The Fire Next Time

I’ve been reading James Baldwin’s The Fire Next Time over the past week and it’s surprising to me that I don’t find his work as celebrated as it ought to be. I’ve watched some of his debates and read a couple of his books and each time I’m in complete awe of Baldwin’s prose and the eloquent way in which he tears apart injustice. The book though is a collection of essays on racial discrimination, slavery, white guilt, Reparations and the relationship between Islam, Christianity and the African-American community in 1960s America. But it’s difficult to pick a section of the book to talk about because every word is like a carefully sharpened blade.

Take this example which follows a description of Baldwin describing the injustices committed against African-Americans after they returned from WWII:

And all this is happening in the richest and freest country in the world, and in the middle of the twentieth century. The subtle and deadly change of heart that might occur in you would be involved with the realization that a civilization is not destroyed by wicked people; it is not necessary that people be wicked but only that they be spineless.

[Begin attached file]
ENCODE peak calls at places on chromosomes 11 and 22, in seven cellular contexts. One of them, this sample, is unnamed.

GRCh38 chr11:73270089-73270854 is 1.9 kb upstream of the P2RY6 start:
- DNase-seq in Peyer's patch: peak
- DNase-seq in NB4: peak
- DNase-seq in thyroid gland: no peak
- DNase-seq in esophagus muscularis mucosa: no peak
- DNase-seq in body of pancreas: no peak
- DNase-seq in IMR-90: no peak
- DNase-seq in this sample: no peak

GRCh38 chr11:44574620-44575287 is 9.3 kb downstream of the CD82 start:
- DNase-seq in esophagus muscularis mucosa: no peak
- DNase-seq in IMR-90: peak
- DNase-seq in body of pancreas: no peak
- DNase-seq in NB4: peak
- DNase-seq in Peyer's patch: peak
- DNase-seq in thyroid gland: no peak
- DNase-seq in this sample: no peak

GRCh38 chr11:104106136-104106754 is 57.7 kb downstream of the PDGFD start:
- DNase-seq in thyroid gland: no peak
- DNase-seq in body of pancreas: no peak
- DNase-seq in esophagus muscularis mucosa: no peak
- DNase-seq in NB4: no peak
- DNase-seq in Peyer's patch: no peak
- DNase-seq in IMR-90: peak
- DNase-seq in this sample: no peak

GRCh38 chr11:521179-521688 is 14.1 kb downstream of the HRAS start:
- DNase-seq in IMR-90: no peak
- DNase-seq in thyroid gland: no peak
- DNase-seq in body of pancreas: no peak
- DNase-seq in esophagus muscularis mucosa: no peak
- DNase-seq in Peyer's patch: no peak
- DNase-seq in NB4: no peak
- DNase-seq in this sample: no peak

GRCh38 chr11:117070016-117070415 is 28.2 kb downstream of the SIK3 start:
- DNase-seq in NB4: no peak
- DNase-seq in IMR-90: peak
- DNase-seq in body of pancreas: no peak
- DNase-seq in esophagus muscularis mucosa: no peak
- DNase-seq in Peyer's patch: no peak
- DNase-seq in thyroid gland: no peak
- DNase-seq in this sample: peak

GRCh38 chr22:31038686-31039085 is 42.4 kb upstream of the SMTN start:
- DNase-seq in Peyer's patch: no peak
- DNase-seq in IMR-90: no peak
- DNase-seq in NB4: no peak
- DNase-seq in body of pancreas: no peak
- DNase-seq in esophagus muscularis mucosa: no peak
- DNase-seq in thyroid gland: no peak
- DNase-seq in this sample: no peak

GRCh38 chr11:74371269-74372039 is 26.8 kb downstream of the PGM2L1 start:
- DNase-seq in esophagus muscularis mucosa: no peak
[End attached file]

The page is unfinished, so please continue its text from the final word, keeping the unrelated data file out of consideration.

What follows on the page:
This is where I might make the comparison to modern times but it would hurt far too much to do so. This next section is likewise difficult to chew because of how impossibly relatable it is:

Try to imagine how you would feel if you woke up one morning to find the sun shining and all the stars aflame. You would be frightened because it is out of the order of nature. Any upheaval in the universe is terrifying because it so profoundly attacks one’s sense of one’s own reality. Well, the black man has functioned in the white man’s world as a fixed star, as an immovable pillar: and as he moves out of his place, heaven and earth are shaken to their foundations.

But as I read more of Baldwin’s work the more I realize why he’s not as celebrated in America as much as Martin Luther King Jr. or Malcolm X – it’s because of his opinions on religion:

It is not too much to say that whoever wishes to become a truly moral human being (and let us not ask whether or not this is possible; I think we must believe it is possible) must first divorce himself from all the prohibitions, crimes and hypocrisies of the Christian church. If the concept of God has any validity or use, it can only be to make us larger, freer, and more loving. If God cannot do this, then it is time we got rid of Him.